South Street Philadelphia

South Street, once known as Cedar Street, runs east to west in the Center City neighborhood of Philadelphia. It began as a marketplace for the average working class to shop for fish, chicken, produce, and fruit, as well as for clothing and other household essentials. Many of these families lived above the stores and shops they operated, raising their children, and sharing in the newly found freedom of living in America. This section of South Street, between Front and Seventh, formed the southern boundary of the city limits until Passyunk and Moyamensing were annexed.

Primarily a garment district through the 1950’s, the family-oriented atmosphere of South Street began to change in the 60’s and 70’s. Hippies, craftspeople, and artists settled in the area, and the neighborhood became a hangout for music lovers and promoters. Filled with lively bars and clubs and frequented by people primarily from South Philadelphia, the fans flocked to hear the music of well-known musicians such as Keen Keeder, George Thorogood, and Robert Hazard. As more and more tourists discovered the bohemian ambiance of South Street, many of the nightspots were replaced by shops and chain stores catering to the growing demands of visitors to the area. Restaurants such as the Philly Pizza Company and the punk rock music and accessory store Zipperhead, now known as Crash, Bang, Boom, flourished for a while in the 1980’s. South Street quickly gained a reputation for being a popular party place where things were happening and just about anything goes. In 2001, however, the Mardi Gras celebration at Fat Tuesday’s turned ugly with rowdy partygoers filling the streets, looting stores and other businesses. Police were called in to restrain the crowds, and the memory of this South Street uproar gave Philadelphia a negative image for some time.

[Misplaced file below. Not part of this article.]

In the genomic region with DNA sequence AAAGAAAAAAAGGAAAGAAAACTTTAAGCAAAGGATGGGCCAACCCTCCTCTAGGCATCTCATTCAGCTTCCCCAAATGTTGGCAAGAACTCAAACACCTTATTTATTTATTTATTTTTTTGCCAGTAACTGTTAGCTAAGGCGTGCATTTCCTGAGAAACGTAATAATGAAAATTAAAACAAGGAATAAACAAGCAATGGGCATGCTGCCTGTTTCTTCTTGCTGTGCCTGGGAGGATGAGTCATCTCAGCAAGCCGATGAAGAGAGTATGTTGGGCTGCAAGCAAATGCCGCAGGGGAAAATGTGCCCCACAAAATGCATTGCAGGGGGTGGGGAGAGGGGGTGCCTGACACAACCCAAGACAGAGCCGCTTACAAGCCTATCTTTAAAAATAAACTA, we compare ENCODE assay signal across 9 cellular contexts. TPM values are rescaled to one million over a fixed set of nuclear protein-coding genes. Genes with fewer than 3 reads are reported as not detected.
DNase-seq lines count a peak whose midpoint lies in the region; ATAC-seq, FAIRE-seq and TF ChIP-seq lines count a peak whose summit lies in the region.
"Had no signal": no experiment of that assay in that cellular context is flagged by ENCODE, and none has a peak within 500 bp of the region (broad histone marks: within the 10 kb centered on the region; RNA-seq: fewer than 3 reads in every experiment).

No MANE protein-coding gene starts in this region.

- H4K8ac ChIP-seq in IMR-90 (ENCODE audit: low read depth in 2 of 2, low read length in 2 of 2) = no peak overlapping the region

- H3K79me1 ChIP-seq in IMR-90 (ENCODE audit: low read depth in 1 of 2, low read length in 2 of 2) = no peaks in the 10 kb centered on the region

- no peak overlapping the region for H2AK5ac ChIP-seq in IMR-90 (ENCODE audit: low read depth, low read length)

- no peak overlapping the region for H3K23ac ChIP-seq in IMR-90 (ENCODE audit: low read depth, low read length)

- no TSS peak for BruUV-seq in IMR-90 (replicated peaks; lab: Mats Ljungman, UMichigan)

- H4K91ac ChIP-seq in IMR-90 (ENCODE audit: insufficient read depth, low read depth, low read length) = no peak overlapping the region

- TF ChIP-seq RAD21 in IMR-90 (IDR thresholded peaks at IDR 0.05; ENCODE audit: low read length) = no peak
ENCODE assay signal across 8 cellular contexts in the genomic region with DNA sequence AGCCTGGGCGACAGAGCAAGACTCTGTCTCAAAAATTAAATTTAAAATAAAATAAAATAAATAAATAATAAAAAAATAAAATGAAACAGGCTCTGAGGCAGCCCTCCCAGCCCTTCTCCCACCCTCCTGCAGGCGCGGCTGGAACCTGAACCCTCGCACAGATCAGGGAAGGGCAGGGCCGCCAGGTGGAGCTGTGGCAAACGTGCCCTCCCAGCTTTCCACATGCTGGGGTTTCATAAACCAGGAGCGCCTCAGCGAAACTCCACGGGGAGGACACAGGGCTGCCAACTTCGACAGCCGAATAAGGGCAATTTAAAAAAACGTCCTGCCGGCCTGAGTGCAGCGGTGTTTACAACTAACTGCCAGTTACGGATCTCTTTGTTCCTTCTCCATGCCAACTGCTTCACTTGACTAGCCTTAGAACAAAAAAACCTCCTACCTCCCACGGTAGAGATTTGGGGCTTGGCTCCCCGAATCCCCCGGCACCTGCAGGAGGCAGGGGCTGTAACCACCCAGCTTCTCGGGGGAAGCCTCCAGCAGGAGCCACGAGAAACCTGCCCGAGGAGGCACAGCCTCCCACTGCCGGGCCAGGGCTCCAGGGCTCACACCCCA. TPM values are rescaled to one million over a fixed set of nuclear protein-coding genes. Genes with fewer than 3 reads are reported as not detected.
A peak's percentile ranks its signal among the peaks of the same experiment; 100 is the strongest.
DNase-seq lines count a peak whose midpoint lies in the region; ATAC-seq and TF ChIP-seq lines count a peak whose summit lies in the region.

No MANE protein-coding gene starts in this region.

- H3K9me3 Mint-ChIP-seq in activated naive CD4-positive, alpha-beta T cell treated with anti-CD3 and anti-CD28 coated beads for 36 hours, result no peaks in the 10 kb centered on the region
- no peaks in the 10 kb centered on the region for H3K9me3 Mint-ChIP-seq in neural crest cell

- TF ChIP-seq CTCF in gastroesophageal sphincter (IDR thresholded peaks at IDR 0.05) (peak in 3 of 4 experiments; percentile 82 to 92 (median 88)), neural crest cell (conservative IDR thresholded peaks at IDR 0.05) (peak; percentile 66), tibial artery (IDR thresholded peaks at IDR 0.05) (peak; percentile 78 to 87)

Today, however, the area has settled down to a calmer, more conventional environment, but one that still reflects the spirit of the American people, where imagination and creativity are encouraged and life has its everyday pleasures and conveniences. The original scene of quaint little boutiques and unusual shops has changed to some extent, and the marketplace, as such, is an outdoor mall of over 300 shops, 60 restaurants, clubs, and bars. Visitors to South Street can shop at familiar, traditional chain stores such as The Gap, Adidas, and Foot Locker, or browse in antique and artisan shops and art galleries. Whether you’re looking for guitars, flowers, tattoos, psychic readings, or magic, there is something for everyone on South Street,

From cheesesteak and pizza to deli foods and bakery goods, South Street restaurants offer every type of ethnic food including Japanese sushi at Maki House, Moroccan at Marrakesh, and Mexican specialties at the Salsolito Café. Vacationers and residents enjoy Blarney South, voted Philly’s best Irish bar and grill, and Downey’s open deck views of the Delaware River and café seating along South Street. For a different dining experience, there’s Bistro Romano, where every Monday is pasta night and every Tuesday, a lobster feast.

South Street stays alive, both day and night, with a diverse crowd of business people from Washington Square and Society Hill joining friends for lunch, visitors and residents shopping for groceries and gifts, and the young and the hip out for an evening of dancing, clubbing, and fun. Others visit The Theater of Living Arts, located at 334 South Street, where rock and country music bands, and national and international entertainers perform for Live Nation concert events.

General Admission: $15 – $18.00. Standing room only for most concerts and live performances. Reserve seating and special pricing for some events.
Box office: Monday — Saturday, 12 Noon to 6:00 p.m. Closed Sunday. Ph: 215-922-1011,
(Concession stand, handicap accessible, parking garages nearby.)

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